The youngest of seven, Clark was unlike many of his lifelong friends, who began working right after high school.

“They had an income and a social life, while I was going to school and studying,” he says.

1947 Pontiac

1947 Pontiac

Clark worked summers in a factory, but didn’t work during the week while in school during his freshman and sophomore years. During Christmas break, he had a job delivering mail. During his junior and senior years, Clark worked at Merrill Lynch after school from 5 p.m. to 8 p.m., transmitting the orders of the day to New York.

“That was in the early days of computers,” he says.

As a result of his schedule, Clark never attended a basketball or football game at Carroll until well after he graduated. However, he played intramurals during the day; was a founding member of Alpha Kappa Psi, the national business fraternity; and spent time in the commuter lounge playing cards for money he didn’t have.

“We ran up tabs that never got paid,” he recalls.

Milroy, who majored in sociology, didn’t have a car his first two years at Carroll, so he shared a ride or took a bus. He drove his junior and senior years, during which he had a job with an insurance company downtown. Milroy tried to participate in as many programs and events as he could. His participation gradually increased as he got older. He played basketball and was in ROTC and the French Club. Living in East Cleveland, Milroy was able to walk to Shaw High School to see the Blue Streaks play football.

“I did have to spend time away from campus, but it didn’t seem to burden me,” he says. “It worked out. I didn’t feel less connected to the school because I was a dayhop. I met kids in class and developed a lot of friendships.”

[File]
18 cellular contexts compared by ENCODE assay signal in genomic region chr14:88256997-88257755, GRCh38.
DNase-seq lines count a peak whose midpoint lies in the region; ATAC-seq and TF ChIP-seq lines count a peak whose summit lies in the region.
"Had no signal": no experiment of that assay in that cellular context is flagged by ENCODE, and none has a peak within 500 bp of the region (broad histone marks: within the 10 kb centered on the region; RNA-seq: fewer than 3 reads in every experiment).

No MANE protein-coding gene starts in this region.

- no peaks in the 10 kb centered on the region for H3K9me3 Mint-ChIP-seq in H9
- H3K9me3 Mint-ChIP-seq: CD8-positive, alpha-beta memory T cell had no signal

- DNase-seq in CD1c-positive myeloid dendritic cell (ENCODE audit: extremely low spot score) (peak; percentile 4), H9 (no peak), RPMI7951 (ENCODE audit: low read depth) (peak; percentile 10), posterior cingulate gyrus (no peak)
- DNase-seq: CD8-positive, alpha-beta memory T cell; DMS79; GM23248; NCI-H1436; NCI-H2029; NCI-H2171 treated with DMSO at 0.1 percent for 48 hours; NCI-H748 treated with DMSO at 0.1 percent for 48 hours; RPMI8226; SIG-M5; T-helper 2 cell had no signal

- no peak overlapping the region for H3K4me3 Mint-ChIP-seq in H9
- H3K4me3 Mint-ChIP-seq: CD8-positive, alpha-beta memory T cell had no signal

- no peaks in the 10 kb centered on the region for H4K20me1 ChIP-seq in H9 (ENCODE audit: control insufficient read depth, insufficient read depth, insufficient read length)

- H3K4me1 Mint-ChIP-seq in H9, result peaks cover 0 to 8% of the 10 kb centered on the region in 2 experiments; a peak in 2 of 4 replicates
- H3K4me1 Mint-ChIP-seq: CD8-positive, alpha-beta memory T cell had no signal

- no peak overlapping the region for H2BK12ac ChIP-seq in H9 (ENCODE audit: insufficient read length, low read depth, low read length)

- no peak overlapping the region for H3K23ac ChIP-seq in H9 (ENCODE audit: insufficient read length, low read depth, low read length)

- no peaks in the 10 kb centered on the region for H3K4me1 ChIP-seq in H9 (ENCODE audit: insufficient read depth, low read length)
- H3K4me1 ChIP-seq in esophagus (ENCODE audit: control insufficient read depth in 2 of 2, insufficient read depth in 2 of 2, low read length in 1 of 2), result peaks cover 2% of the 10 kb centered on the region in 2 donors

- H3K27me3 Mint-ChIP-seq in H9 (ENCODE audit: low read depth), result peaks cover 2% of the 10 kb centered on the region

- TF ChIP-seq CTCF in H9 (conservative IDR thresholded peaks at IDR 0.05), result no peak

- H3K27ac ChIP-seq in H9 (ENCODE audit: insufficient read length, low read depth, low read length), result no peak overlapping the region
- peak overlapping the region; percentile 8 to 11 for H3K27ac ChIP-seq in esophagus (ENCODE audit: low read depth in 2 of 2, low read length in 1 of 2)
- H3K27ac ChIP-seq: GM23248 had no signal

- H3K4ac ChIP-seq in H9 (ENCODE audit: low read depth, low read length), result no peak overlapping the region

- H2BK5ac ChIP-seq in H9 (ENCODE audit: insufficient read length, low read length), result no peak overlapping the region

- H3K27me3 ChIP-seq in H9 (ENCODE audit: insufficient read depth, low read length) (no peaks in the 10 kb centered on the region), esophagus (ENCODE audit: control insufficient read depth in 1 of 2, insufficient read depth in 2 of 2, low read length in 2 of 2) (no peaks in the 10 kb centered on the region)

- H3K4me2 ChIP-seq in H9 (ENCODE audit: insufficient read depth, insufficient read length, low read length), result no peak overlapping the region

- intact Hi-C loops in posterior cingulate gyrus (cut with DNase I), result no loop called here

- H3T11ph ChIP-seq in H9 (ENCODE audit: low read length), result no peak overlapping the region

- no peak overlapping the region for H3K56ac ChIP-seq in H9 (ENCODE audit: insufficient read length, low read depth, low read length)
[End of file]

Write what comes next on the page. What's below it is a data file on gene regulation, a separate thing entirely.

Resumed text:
Felice recalls what a different time it was for college students then.

“Nobody watched over you to see if you weren’t going to make it,” he says. “You were pretty much on your own. You paid your own way. So if you didn’t make it, it was your own money.”

Felice became more involved with his alma mater much later in life through the Parents Association when his daughter Anita (Felice) Kazmierczak ’87 attended. It was only then that Felice experienced college life.

“When I went to Carroll, it was more like an extension of high school,” he says. “I didn’t get to know anyone in the residence halls until I went to Fort Eustis in Virginia with the transportation corps. Then, at our 25th class reunion, I really got involved and took over writing the class column. Many other classmates weren’t committed to JCU until later in life.”

After traveling through the country working for Firestone, Clark returned to Northeast Ohio in 1974. He attended his 20th class reunion in 1977 where he reunited with his close friend Milroy.

“Once I went to that, I went to almost every reunion thereafter,” he says. “I got to know a lot of guys. I became more involved with my classmates – more then than when I was there. Those who lived on campus back then tended to develop closer relationships with the Jesuits, professors, and classmates. I redeveloped those relationships 20 years later. If I hadn’t come back to reunions, I wouldn’t have a relationship with JCU.” JCU

1 Comment

  1. Felice, et al., capture the dayhop experience at JCU in the ’50s to a “T”. Thanks for the memories.